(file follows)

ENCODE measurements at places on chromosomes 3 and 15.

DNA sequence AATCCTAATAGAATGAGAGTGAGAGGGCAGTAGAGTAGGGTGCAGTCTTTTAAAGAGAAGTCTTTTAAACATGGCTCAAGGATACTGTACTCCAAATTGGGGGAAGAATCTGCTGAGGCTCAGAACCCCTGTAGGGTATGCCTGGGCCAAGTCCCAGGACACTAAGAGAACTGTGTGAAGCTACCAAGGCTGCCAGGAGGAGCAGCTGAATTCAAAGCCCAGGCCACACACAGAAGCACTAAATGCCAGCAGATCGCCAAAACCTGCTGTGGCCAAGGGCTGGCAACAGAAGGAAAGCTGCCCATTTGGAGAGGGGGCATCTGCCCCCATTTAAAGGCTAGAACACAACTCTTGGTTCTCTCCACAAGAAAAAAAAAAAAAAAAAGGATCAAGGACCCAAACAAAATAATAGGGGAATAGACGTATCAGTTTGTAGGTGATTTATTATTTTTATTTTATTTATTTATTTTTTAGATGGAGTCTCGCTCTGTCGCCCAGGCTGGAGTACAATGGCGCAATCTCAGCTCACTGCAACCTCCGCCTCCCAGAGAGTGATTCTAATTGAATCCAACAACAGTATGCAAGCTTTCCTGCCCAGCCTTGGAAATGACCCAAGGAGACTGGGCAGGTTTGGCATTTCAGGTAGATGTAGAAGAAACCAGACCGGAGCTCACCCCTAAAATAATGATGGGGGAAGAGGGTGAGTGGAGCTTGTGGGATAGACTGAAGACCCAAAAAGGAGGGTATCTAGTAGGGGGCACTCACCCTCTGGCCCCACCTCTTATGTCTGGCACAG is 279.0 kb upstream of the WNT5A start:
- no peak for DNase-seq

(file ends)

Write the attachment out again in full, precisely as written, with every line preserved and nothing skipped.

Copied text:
ENCODE measurements at places on chromosomes 3 and 15.

DNA sequence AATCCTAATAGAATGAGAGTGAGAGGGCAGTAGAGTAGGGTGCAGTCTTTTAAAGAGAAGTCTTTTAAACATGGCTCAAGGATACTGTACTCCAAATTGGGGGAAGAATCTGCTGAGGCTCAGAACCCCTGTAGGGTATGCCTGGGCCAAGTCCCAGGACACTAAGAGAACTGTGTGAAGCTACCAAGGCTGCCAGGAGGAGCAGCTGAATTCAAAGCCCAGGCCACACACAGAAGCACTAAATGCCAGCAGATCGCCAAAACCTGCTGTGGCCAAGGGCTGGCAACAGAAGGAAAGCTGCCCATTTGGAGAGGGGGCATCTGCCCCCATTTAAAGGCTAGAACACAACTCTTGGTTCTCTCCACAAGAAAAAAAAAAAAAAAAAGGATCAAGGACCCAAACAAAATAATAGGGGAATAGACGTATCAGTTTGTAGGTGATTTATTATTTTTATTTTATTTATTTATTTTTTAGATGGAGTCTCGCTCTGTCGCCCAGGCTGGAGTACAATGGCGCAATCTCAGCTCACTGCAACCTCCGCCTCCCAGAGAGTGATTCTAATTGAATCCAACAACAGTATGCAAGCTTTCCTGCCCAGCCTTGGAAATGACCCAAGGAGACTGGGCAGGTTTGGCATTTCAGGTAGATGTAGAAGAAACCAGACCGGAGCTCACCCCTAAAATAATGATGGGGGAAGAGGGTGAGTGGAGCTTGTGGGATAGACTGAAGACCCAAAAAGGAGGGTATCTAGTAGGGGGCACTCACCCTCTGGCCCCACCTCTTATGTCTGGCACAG is 279.0 kb upstream of the WNT5A start:
- no peak for DNase-seq